At this point the Gospel of John provided another fruitful source for the words and prayers that are written in Third Nephi. Jesus is represented to have uttered words found in John's Gospel:
That other sheep I have which are not of this fold; them also I must bring, and they shall hear my voice; and there shall be one fold, and one shepherd (15:17; also 15:21; compare with John 10:16, John only).
The Third Nephi passage depends upon the King James Version of John. Third Nephi proceeds to give its own unique explanation of what Jesus meant by "other sheep," namely the Nephites and the lost tribes. It has Jesus saying that he hinted of the continued existence of this lost group of Israelites by telling the Jews in Palestine that he had "other sheep ... which are not of this fold," but the Jews thought he meant the Gentiles (vv. 21-22). However, he explains the Gentiles will never personally "hear my voice" but will learn of Christ only "by the Holy Ghost" (v. 23). Rather than referring to the Israelites of America, this verse does not refer to any specific group other than non-Jews or Gentiles.
In the next chapter (chapter 16), Jesus adds that he is leaving to visit these "other sheep, which are not of this land [America], neither of the land of Jerusalem" so they may hear his voice, be numbered among his sheep and thus produce "one fold and one shepherd" (vv. 1-3). These American Israelites are told that they are to jot down this information Jesus has shared with them just in case the Jews fail to inquire by the Holy Ghost about their existence and the existence of "the other tribes whom they know not of" (v. 4).
The knowledge given here is supposedly of importance since the Gentiles will later use it to reach the remnant of the American Hebrews who have been scattered over the continent because of their unbelief. Through this effort and knowledge, they may "be brought in, or may be brought to a knowledge of me, their Redeemer" (v. 4). However, the Gentiles themselves should beware, or they will face rejection by God after they have scattered and mistreated these descendants of Israel so they have "become a hiss and a byword among them." If they fall into all kinds of sins and reject "the fulness of my gospel" (contained in the Book of Mormon), then the Lord will take that fulness from them and bring it to the house of Israel (the American Indians) and the Gentiles will no longer have power over the Indians (vv. 6-12).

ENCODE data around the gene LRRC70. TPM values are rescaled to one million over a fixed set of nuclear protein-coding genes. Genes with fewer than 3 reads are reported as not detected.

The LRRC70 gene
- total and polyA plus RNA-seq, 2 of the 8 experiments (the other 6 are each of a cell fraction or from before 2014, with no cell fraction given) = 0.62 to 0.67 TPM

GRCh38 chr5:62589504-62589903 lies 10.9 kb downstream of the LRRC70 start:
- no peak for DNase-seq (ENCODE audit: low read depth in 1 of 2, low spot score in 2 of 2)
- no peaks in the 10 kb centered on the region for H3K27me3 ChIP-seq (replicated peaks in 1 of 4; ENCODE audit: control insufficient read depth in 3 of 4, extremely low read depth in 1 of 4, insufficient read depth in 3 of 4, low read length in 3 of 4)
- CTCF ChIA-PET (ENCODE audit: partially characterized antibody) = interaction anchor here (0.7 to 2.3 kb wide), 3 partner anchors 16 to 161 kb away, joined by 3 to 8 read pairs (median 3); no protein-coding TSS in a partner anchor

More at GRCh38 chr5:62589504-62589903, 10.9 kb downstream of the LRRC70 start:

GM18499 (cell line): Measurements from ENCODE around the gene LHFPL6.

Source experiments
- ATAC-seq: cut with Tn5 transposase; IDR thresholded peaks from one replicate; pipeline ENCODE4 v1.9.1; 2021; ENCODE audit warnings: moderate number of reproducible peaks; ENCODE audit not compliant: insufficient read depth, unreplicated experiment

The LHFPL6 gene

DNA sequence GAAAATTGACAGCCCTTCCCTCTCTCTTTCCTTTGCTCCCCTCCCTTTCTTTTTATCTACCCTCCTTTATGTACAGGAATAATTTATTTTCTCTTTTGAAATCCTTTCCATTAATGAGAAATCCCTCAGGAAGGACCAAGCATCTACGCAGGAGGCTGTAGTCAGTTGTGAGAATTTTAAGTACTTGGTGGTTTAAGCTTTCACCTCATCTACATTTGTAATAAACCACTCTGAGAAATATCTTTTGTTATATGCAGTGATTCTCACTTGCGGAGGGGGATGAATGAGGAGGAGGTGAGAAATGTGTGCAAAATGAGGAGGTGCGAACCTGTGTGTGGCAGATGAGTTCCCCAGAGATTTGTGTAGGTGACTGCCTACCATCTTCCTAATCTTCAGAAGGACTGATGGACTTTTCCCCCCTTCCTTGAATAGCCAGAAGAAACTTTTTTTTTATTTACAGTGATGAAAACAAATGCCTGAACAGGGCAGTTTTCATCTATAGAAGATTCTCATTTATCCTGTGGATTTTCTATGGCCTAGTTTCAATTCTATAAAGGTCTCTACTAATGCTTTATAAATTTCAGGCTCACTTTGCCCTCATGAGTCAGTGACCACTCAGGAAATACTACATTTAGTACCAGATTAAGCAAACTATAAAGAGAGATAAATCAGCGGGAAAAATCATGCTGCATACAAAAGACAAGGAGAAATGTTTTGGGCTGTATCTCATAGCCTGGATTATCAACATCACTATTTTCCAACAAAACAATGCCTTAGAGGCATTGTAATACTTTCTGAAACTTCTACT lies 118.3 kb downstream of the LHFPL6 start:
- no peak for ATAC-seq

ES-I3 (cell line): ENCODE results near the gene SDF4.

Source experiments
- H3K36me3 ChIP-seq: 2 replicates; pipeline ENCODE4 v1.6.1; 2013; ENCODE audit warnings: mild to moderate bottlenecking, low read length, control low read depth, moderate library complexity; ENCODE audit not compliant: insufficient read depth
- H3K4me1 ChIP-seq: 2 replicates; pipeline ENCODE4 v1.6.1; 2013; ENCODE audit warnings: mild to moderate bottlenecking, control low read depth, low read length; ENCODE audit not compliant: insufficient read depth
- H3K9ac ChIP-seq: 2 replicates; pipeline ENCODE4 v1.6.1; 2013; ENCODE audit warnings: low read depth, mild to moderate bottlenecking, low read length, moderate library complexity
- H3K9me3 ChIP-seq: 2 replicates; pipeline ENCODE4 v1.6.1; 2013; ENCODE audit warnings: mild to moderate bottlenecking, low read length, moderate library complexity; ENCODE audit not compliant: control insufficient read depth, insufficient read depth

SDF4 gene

However, if the Gentiles repent, they will be numbered among the house of Israel. But if they remain stubborn, then the Indians will "tread them down," for "this land" (America) is divinely marked to be the inheritance of these sons of Israel (vv. 13-16).
After expounding this unique eschatological interpretation of John 10:16, Jesus' words continue to pick up phrases from John's Gospel. In chapter 17, Jesus declares that he would "go unto the Father" (cf. John 14:28) and also show himself "unto the lost tribes of Israel" (v. 4). The multitude "did look steadfastly upon him as if they would ask him to tarry a little longer with them" (v. 5). Then "the multitude, with one accord, did go forth with their sick and their afflicted, and their lame, and with their blind, and with their dumb, and with all them that were afflicted in any manner; and he did heal them every one as they were brought forth unto him" (v. 9). They did "bow down at his feet, and did worship him [Jesus]; and as many as could come for the multitude did kiss his feet, insomuch that they did bathe his feet with their tears" (v. 10). Their little children were brought to Jesus, reported Third Nephi, and "Jesus groaned within himself" (v. 14; cf. John 11:33) and prayed great and marvelous things. Then he beheld the multitude and said: "Blessed are ye because of your faith. And now behold, my joy is full" (v. 20) then "he wept" (v. 21; cf. John 11:35).
Jesus next "took their little children, one by one, and blessed them" (v. 21) and prayed for them (see also Matt. 19:13-15; Mark 10:13-16 and Luke 18:15-17).
The disciples in chapter 18 were then commanded to bring the sacramental bread and wine to be blessed. For the bread, Jesus is reported to have said "this shall ye do in remembrance of my body, which I have shown unto you" (v. 7) and for the wine, "ye shall do it in remembrance of my blood, which I have shed for you" (v. 11; cf. Luke 22:19-20; Matt. 26:26-28; Mark 14:22-24 and 1 Cor. 11:23-26).
Third Nephi then continues by presenting Jesus as uttering the following words:
And if ye shall always do these things blessed are ye, for ye are built upon my rock. But whoso among you shall do more or less than these are not built upon my rock, but are built upon a sandy foundation; and when the rain descends, and the floods come, and the winds blow, and beat upon them, they shall fall, and the gates of hell are ready open to receive them (vv. 12-13; cf. Matt. 7:24-27; Luke 6:47-49; Matt. 16:18).